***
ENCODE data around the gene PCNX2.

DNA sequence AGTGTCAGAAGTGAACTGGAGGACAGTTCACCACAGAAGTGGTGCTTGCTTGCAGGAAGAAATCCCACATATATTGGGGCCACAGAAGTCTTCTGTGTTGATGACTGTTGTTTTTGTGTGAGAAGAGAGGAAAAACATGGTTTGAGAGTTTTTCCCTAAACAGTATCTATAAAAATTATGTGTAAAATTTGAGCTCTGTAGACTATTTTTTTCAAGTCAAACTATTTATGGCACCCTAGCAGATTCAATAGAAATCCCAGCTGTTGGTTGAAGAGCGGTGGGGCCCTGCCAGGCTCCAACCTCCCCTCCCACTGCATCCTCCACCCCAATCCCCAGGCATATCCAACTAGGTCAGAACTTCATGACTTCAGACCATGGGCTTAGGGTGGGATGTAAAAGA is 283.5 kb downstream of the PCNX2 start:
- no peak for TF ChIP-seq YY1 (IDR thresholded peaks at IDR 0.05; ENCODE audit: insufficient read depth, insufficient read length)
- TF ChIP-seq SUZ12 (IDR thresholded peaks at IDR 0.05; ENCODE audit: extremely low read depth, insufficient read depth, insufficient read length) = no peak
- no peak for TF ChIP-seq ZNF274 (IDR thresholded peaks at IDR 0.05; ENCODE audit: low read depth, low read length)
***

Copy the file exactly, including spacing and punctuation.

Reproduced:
ENCODE data around the gene PCNX2.

DNA sequence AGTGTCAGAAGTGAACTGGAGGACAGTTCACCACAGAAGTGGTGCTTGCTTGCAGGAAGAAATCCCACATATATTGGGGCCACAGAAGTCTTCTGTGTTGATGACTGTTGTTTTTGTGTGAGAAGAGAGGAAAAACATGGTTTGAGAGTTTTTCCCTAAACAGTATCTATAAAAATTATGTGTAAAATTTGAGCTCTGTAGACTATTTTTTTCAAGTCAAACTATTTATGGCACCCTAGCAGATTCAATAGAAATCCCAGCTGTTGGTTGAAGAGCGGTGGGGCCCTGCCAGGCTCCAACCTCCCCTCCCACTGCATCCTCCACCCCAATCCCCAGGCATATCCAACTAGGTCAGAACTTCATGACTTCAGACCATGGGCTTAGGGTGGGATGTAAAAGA is 283.5 kb downstream of the PCNX2 start:
- no peak for TF ChIP-seq YY1 (IDR thresholded peaks at IDR 0.05; ENCODE audit: insufficient read depth, insufficient read length)
- TF ChIP-seq SUZ12 (IDR thresholded peaks at IDR 0.05; ENCODE audit: extremely low read depth, insufficient read depth, insufficient read length) = no peak
- no peak for TF ChIP-seq ZNF274 (IDR thresholded peaks at IDR 0.05; ENCODE audit: low read depth, low read length)